Tuesday, January 7, 2014


Last year, in preparation for a show at Cantrell Gallery, I pulled a few old paintings from the closet to rework.  I had shown these at one point but then realized they were actually failures.  I decided to start with a scene from downtown North Little Rock (aka Argenta.) It depicts 3 figures waiting at a trolley stop in front of a purple building. I chose the scene primarily because the purple building is a mainstay on Main Street in Argenta. You really can't hardly miss it. The painting was done in January of 2009 so it was 4 years old when I did this rework.  Here is my self analysis and thought process:

  Looking at it, I think it is obvious that my goal at that time was very similar to what my goal would be today if I started this painting from scratch: a loose, immediate vibe with economy of brush stroke.

This first thing I see is that light pole on the left side traversing the entire canvas HAS to go! Secondly, the foliage on the right side needs to either be eliminated or pruned back. Refer to Figure 1.

Figure 1

Before I went any further in my analysis, I went ahead and took about 20 minutes to basically re-mass everything but the figures. I knew something needed to be done about them but had not thought it through much. At this stage, I enlarged the building ever so slightly and fixed some minor perspective issues.

Now I'm confronted with the big question of what to do about the people at the trolley stop. The arrangement as it was painted in 2009 is cluttered. The purple building and the trolley stop with figures occupy almost identical amounts of surface area. The roofline of the trolley stop is perilously close to the same height as the purple building and this severely stunts any verticals in the composition. (Perhaps that was why I hamhandedly included the light pole??) So a critical decision must be made: what is the painting about? Is it about the people or the purple building? I had named it "Waiting on the Trolley" thus making it originally about the people. But if I genuinely want to make it about the people at the trolley stop then I really need to push the building back to subordinate it. However, the building is the reason I wanted to paint this corner in the first place. If I want to make it about the building then I need to subordinate the figures and the trolley stop. Ideally, I would do this by pushing them back in space and further to the right in the picture, possibly even cropping part of the trolley stop. This is the course of action I prefer but there is a critical consideration here. The trolley makes a left turn right beside this purple building so the trolley stop must be clearly indicated as existing in front of that intersection! In painting real locations, one must realize there are important details and not so important details. This falls into the important detail column I think. I could probably achieve the subordination I desire without sacrificing the reality of the location by increasing the presence of the road that cuts left to right across the scene. In effect, this pushes the viewer closer to the curb and might require a slight modification of the perspective of the both the purple building and the trolley stop.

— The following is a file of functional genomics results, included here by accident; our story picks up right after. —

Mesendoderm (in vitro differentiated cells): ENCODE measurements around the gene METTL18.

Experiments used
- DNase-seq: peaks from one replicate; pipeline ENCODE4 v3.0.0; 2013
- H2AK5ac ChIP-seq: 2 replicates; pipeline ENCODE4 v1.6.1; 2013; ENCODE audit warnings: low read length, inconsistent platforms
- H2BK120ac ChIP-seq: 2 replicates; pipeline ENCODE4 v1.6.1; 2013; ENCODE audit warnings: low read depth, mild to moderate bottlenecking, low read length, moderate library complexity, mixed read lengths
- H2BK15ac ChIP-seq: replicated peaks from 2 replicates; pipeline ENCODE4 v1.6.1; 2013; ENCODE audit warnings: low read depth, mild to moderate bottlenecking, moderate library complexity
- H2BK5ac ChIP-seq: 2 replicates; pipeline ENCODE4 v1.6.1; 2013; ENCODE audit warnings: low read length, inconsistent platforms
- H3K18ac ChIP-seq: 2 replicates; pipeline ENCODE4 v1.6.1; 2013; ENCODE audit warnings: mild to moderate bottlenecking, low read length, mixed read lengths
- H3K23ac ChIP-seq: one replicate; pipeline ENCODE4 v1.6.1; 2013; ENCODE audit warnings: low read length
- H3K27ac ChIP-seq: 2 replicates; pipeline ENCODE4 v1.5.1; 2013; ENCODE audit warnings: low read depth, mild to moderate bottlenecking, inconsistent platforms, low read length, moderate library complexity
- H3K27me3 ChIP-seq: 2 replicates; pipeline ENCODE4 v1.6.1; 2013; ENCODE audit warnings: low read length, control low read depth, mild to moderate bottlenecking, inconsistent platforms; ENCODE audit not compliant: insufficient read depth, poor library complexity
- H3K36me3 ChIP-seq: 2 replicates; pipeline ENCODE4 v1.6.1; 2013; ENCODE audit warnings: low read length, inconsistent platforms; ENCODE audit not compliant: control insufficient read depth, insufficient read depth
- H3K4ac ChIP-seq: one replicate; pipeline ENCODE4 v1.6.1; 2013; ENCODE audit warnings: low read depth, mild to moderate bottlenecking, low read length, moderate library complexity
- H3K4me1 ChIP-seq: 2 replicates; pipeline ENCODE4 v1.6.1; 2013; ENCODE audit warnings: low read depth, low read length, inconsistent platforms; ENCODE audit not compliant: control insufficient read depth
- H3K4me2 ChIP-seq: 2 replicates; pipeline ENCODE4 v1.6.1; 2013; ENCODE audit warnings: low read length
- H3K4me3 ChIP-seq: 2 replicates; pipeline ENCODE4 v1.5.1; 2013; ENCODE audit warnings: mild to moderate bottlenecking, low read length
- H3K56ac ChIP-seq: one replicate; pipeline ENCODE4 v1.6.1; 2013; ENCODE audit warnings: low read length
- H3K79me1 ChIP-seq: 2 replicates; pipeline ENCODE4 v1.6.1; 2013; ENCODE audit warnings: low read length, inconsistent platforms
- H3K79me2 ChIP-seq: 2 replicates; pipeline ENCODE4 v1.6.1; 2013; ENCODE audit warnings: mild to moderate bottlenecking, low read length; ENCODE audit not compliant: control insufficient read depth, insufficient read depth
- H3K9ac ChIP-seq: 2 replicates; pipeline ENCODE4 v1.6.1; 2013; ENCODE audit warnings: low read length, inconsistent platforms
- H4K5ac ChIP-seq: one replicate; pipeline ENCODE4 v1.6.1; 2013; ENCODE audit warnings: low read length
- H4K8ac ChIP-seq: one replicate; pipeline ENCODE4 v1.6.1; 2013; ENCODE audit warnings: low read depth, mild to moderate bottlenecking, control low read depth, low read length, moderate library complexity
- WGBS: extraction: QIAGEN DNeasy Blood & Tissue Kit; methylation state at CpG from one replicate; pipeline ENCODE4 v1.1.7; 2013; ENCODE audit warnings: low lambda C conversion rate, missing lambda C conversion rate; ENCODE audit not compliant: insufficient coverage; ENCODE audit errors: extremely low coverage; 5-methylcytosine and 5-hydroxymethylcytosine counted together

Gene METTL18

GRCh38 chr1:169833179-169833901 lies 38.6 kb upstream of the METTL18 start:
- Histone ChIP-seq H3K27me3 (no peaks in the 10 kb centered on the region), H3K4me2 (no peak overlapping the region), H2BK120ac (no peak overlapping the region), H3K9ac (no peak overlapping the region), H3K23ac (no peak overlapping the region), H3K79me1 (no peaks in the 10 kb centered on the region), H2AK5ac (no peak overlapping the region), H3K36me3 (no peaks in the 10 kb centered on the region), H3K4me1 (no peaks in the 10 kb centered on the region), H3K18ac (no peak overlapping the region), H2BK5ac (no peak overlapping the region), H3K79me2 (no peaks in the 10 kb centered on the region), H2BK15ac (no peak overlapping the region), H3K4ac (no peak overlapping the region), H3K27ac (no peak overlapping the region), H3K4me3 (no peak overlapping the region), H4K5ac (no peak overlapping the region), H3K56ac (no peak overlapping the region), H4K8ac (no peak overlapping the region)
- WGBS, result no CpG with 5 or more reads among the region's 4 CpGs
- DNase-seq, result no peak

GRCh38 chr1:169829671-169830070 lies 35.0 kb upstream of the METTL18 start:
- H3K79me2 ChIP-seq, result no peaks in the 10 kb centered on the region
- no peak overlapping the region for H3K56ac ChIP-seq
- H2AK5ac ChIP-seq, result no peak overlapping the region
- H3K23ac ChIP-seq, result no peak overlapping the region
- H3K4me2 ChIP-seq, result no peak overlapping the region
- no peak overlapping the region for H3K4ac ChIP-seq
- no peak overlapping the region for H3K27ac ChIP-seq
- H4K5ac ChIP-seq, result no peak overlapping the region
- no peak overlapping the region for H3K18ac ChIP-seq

In order to prevent having to do that, I could also shift the near corner of the purple building to the left. This would give the effect of moving the lateral street "back" relative to a diminshed size and location of the trolley stop figures without sacrificing the size of the building.

That's 3 options:
  1. Push the building back and keep figures where they are, figures are the focal point
  2. Increase the size of the building and street, move figures right and adjust perspective on both, building is the focal point
  3. Push building slightly left and figures to the right, should require little perspective change, building or street becomes focal point
Option 1 is the easiest to execute while option 3 will require the most effort. Option 2 falls in between I think. I opt for Option 1. I pushed the building back by reducing it's size and reducing the saturation in the color. After deleting the foliage on the right hand side I realized that this made too much open space and added a crepe myrtle tree further in the distance and much smaller in size.

Waiting on the Trolley

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